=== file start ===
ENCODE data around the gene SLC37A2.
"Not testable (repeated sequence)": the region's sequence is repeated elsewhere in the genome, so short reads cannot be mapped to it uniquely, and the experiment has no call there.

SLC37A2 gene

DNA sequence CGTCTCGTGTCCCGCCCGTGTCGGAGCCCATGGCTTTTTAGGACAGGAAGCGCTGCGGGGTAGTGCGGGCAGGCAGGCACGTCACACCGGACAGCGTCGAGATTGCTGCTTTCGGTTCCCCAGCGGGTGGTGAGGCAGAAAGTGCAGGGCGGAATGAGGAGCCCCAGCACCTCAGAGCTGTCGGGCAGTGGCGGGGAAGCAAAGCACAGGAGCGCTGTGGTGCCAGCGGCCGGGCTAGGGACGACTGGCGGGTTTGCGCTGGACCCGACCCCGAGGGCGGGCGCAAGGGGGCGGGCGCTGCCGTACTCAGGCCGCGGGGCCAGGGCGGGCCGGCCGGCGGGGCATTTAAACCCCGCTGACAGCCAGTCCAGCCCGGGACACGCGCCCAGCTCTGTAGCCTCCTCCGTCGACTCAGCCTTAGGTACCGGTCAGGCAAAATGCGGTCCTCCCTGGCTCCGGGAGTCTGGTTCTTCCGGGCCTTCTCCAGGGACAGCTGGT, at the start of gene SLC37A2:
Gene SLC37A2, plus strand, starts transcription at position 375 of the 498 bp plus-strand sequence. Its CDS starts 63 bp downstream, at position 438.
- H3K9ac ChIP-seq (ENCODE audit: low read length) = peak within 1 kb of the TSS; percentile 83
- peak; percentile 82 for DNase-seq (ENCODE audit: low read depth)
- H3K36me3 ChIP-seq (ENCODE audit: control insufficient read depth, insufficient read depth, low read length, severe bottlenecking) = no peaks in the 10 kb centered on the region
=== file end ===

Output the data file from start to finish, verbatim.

ENCODE data around the gene SLC37A2.
"Not testable (repeated sequence)": the region's sequence is repeated elsewhere in the genome, so short reads cannot be mapped to it uniquely, and the experiment has no call there.

SLC37A2 gene

DNA sequence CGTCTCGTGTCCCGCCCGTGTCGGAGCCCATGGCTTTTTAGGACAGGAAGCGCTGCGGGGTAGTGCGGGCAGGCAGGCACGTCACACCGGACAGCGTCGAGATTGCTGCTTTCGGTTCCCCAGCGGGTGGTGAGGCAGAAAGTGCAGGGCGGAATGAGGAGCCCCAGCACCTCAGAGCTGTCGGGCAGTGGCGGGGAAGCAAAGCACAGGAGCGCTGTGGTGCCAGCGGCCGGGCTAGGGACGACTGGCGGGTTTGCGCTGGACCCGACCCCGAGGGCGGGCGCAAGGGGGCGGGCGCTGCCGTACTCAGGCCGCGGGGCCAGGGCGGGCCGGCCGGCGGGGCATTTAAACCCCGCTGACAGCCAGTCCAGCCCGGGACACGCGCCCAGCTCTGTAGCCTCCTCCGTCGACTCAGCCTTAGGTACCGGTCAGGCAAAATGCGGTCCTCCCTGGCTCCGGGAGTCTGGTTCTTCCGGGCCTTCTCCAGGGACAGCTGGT, at the start of gene SLC37A2:
Gene SLC37A2, plus strand, starts transcription at position 375 of the 498 bp plus-strand sequence. Its CDS starts 63 bp downstream, at position 438.
- H3K9ac ChIP-seq (ENCODE audit: low read length) = peak within 1 kb of the TSS; percentile 83
- peak; percentile 82 for DNase-seq (ENCODE audit: low read depth)
- H3K36me3 ChIP-seq (ENCODE audit: control insufficient read depth, insufficient read depth, low read length, severe bottlenecking) = no peaks in the 10 kb centered on the region